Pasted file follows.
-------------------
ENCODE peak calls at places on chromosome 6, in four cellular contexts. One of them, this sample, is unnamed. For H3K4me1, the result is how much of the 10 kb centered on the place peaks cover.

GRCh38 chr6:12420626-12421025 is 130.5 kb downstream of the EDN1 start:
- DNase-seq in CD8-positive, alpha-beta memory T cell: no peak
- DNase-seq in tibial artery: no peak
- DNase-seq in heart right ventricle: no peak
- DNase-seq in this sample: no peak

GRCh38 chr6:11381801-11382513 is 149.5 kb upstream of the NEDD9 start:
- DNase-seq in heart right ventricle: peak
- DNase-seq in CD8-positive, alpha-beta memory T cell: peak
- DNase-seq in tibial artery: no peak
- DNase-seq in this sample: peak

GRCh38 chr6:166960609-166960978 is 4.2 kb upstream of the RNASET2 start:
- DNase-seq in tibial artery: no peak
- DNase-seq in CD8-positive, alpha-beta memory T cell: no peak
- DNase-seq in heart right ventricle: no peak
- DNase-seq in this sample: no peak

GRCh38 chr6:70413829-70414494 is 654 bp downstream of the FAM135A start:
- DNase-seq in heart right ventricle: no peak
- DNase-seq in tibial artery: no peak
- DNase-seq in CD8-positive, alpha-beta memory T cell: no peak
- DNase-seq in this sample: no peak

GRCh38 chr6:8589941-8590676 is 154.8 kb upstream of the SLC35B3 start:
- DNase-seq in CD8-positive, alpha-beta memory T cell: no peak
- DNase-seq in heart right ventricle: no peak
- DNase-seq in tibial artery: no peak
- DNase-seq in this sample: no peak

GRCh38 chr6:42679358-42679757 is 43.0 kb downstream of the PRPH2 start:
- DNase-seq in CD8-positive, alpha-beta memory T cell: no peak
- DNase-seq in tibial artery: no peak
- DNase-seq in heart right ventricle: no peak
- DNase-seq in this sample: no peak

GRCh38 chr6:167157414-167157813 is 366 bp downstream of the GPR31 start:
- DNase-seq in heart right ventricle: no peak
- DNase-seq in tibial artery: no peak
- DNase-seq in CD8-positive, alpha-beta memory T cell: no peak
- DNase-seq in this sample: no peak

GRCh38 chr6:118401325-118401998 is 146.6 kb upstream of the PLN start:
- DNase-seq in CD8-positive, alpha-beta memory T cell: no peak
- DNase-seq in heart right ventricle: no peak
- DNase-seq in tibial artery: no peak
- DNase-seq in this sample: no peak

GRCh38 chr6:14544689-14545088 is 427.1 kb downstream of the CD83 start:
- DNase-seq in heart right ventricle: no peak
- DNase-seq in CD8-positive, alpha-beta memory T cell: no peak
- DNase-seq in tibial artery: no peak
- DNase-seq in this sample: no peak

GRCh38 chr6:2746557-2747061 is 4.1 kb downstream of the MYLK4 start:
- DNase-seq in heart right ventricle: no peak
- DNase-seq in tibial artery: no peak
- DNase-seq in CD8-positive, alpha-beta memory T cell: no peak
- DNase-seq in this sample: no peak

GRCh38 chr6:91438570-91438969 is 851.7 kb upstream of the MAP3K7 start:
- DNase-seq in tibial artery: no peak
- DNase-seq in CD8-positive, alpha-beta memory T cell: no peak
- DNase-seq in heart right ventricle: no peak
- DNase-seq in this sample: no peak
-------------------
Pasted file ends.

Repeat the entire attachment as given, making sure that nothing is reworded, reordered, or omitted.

ENCODE peak calls at places on chromosome 6, in four cellular contexts. One of them, this sample, is unnamed. For H3K4me1, the result is how much of the 10 kb centered on the place peaks cover.

GRCh38 chr6:12420626-12421025 is 130.5 kb downstream of the EDN1 start:
- DNase-seq in CD8-positive, alpha-beta memory T cell: no peak
- DNase-seq in tibial artery: no peak
- DNase-seq in heart right ventricle: no peak
- DNase-seq in this sample: no peak

GRCh38 chr6:11381801-11382513 is 149.5 kb upstream of the NEDD9 start:
- DNase-seq in heart right ventricle: peak
- DNase-seq in CD8-positive, alpha-beta memory T cell: peak
- DNase-seq in tibial artery: no peak
- DNase-seq in this sample: peak

GRCh38 chr6:166960609-166960978 is 4.2 kb upstream of the RNASET2 start:
- DNase-seq in tibial artery: no peak
- DNase-seq in CD8-positive, alpha-beta memory T cell: no peak
- DNase-seq in heart right ventricle: no peak
- DNase-seq in this sample: no peak

GRCh38 chr6:70413829-70414494 is 654 bp downstream of the FAM135A start:
- DNase-seq in heart right ventricle: no peak
- DNase-seq in tibial artery: no peak
- DNase-seq in CD8-positive, alpha-beta memory T cell: no peak
- DNase-seq in this sample: no peak

GRCh38 chr6:8589941-8590676 is 154.8 kb upstream of the SLC35B3 start:
- DNase-seq in CD8-positive, alpha-beta memory T cell: no peak
- DNase-seq in heart right ventricle: no peak
- DNase-seq in tibial artery: no peak
- DNase-seq in this sample: no peak

GRCh38 chr6:42679358-42679757 is 43.0 kb downstream of the PRPH2 start:
- DNase-seq in CD8-positive, alpha-beta memory T cell: no peak
- DNase-seq in tibial artery: no peak
- DNase-seq in heart right ventricle: no peak
- DNase-seq in this sample: no peak

GRCh38 chr6:167157414-167157813 is 366 bp downstream of the GPR31 start:
- DNase-seq in heart right ventricle: no peak
- DNase-seq in tibial artery: no peak
- DNase-seq in CD8-positive, alpha-beta memory T cell: no peak
- DNase-seq in this sample: no peak

GRCh38 chr6:118401325-118401998 is 146.6 kb upstream of the PLN start:
- DNase-seq in CD8-positive, alpha-beta memory T cell: no peak
- DNase-seq in heart right ventricle: no peak
- DNase-seq in tibial artery: no peak
- DNase-seq in this sample: no peak

GRCh38 chr6:14544689-14545088 is 427.1 kb downstream of the CD83 start:
- DNase-seq in heart right ventricle: no peak
- DNase-seq in CD8-positive, alpha-beta memory T cell: no peak
- DNase-seq in tibial artery: no peak
- DNase-seq in this sample: no peak

GRCh38 chr6:2746557-2747061 is 4.1 kb downstream of the MYLK4 start:
- DNase-seq in heart right ventricle: no peak
- DNase-seq in tibial artery: no peak
- DNase-seq in CD8-positive, alpha-beta memory T cell: no peak
- DNase-seq in this sample: no peak

GRCh38 chr6:91438570-91438969 is 851.7 kb upstream of the MAP3K7 start:
- DNase-seq in tibial artery: no peak
- DNase-seq in CD8-positive, alpha-beta memory T cell: no peak
- DNase-seq in heart right ventricle: no peak
- DNase-seq in this sample: no peak